President Obama’s restraint in response to Abbas’s incitement stands in stark contrast to his apparent determination last March to interpret statements by Netanyahu in the worst possible light. A few days before the March 17 parliamentary elections, Netanyahu affirmed that a Palestinian state would not be established while he served as prime minister. On election day, he warned constituents that “Arab voters are coming out in droves to the polls.”
These coarse statements, uttered in the heat of a closely contested election, are defensible. Without abandoning the creation of a Palestinian state as the ultimate goal, Netanyahu had concluded that the spread of Islamic extremism throughout the region had rendered, in the near term, the creation of a Palestinian state inconsistent with Israeli security. And on election day, he wanted to communicate to his constituents that for him to prevail they would have to turn out in high numbers because Arab citizens, who tend to vote for the left, were doing likewise. Still, even after Netanyahu sought to walk back his comments after the election, Obama accused him of repudiating his commitment to a two-state solution and of calling into question the right of Arab citizens of Israel to vote.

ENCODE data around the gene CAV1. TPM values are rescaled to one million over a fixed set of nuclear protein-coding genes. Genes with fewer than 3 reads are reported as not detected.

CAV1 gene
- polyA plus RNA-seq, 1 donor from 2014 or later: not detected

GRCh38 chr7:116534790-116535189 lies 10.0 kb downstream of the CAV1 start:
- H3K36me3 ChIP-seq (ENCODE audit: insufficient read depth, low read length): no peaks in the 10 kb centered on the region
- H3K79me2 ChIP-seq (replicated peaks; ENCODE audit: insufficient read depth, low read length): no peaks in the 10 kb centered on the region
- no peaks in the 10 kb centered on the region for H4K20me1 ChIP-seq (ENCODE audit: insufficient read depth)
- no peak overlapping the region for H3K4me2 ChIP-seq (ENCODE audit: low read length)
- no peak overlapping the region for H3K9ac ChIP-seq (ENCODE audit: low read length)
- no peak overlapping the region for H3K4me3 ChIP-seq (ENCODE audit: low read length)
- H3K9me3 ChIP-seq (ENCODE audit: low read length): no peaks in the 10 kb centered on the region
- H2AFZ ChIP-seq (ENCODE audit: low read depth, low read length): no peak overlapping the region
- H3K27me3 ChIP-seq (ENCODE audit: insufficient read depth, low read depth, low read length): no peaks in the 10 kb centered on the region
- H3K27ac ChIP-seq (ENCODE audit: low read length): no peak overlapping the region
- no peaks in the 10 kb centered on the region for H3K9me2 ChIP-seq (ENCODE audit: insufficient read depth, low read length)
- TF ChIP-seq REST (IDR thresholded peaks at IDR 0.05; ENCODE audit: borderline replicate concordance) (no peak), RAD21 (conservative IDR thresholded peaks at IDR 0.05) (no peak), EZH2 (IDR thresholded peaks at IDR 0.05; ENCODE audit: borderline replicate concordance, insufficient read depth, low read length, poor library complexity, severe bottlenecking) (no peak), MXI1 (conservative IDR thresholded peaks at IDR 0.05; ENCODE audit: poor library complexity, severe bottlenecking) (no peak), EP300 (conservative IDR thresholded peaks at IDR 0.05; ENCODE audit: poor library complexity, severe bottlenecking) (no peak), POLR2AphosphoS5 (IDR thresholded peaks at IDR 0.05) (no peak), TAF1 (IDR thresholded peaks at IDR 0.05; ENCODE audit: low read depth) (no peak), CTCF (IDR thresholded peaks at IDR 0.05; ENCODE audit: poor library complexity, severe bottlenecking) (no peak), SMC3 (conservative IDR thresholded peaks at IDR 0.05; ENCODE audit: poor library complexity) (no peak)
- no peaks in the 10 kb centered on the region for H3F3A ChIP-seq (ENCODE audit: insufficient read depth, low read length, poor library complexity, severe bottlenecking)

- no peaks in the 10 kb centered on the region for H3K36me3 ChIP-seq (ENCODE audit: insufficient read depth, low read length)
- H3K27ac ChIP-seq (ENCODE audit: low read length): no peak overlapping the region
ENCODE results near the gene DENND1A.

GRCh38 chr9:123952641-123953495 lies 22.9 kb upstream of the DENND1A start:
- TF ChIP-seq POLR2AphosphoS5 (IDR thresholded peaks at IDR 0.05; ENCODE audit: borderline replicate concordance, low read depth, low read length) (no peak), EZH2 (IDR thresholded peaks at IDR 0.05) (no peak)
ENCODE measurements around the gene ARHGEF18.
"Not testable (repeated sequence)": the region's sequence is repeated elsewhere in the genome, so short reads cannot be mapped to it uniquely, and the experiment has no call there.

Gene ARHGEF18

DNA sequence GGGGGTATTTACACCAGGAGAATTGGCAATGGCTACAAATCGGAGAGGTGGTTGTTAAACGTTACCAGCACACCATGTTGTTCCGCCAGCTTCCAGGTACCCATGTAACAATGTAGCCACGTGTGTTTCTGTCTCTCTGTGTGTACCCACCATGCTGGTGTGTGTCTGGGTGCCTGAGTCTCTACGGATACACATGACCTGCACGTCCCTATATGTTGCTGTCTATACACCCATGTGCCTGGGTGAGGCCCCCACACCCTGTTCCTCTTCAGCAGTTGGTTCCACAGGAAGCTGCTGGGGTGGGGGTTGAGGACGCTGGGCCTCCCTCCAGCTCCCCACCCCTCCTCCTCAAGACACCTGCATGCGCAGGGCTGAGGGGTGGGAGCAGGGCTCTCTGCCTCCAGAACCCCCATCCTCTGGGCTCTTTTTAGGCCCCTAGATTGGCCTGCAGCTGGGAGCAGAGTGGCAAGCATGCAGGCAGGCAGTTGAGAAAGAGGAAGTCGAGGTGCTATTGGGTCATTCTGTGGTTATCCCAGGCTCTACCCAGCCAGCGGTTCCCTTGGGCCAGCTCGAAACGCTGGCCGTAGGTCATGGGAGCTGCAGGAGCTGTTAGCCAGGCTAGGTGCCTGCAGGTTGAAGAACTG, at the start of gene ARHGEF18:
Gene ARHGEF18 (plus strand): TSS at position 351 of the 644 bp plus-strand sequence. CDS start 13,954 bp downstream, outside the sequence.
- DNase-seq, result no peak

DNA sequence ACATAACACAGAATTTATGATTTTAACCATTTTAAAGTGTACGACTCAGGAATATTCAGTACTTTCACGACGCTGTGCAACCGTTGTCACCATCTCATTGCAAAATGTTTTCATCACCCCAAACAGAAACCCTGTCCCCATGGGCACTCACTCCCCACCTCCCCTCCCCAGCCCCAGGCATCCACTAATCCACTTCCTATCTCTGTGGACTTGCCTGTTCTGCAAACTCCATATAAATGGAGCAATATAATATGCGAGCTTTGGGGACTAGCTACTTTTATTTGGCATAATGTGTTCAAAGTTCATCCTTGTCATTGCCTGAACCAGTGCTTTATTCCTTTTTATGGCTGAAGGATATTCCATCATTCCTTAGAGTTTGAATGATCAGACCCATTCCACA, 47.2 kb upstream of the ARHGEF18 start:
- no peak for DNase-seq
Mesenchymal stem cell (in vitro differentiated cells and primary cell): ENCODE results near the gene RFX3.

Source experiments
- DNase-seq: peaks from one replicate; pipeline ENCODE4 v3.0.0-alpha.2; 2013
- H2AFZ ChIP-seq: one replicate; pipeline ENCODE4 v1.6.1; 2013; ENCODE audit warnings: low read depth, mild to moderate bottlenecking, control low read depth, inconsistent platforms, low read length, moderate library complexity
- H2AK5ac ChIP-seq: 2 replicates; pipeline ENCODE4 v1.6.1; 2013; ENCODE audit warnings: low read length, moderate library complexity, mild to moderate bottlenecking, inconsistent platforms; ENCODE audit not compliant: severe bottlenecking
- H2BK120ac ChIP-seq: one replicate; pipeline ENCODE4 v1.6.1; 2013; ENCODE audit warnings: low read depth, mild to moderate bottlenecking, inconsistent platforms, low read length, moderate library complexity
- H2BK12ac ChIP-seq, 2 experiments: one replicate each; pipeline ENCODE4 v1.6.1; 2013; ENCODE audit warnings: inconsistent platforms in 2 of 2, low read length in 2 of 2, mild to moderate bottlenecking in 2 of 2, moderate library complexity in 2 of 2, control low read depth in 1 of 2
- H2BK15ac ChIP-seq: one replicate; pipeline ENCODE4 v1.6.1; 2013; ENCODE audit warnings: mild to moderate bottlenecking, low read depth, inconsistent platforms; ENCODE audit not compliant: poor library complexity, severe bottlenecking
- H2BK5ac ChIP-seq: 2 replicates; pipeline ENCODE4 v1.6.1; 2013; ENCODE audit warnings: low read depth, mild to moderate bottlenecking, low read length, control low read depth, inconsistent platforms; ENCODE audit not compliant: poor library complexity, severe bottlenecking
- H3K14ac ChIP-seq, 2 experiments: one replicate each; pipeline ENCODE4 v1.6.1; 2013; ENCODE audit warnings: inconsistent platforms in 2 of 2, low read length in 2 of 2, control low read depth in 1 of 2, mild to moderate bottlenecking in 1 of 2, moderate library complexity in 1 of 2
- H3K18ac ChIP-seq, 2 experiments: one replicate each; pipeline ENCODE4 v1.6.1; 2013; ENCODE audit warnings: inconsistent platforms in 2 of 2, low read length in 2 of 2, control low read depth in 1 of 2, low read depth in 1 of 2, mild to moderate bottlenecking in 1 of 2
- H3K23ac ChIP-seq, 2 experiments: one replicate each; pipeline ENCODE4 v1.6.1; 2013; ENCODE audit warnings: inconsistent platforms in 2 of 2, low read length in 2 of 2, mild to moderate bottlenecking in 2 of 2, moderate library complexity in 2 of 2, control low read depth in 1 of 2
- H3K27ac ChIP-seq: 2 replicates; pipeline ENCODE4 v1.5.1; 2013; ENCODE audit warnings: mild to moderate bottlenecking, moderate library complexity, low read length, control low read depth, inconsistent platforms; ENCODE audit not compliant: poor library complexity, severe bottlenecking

Discounting or ignoring Palestinian incitement, while depicting crude characterizations of local political realities as Israeli assaults on democracy, may be motivated by a misguided quest for even-handedness. But such responses ill-serve the cause of peace.
Instead, the Obama administration should forcefully condemn PA incitement and the terrorism it helped launch. While insisting that the Israelis use proportionate force in self-defense, the administration should recognize the many steps the Israeli government has taken to fight Palestinian terror lawfully.
More important, the Obama administration should grasp the larger picture. It is true that Israel must restrict settlement building and do more to help Palestinians create the physical and political infrastructure of a state. The crucial factor in the making of Palestinian terrorists, however, is a system of Palestinian education—including schools, the media and the mosques—that sows hatred by demonizing Jews and denying Israel’s legitimacy. President Obama should demand that the Palestinian Authority remove incendiary textbooks and activists masquerading as teachers, rein in PA-controlled media and crack down on mosques that educate for terror. The United States should condition a portion of foreign aid on PA progress in implementing these vital measures.
Such educational reform could save coming generations of Palestinian children from growing up to be haters, and Israeli children from living with the violence that is hatred’s inevitable accompaniment. The Obama administration’s recourse to moral equivalence language encourages the opposite.
Peter Berkowitz is a senior fellow at the Hoover Institution at Stanford University.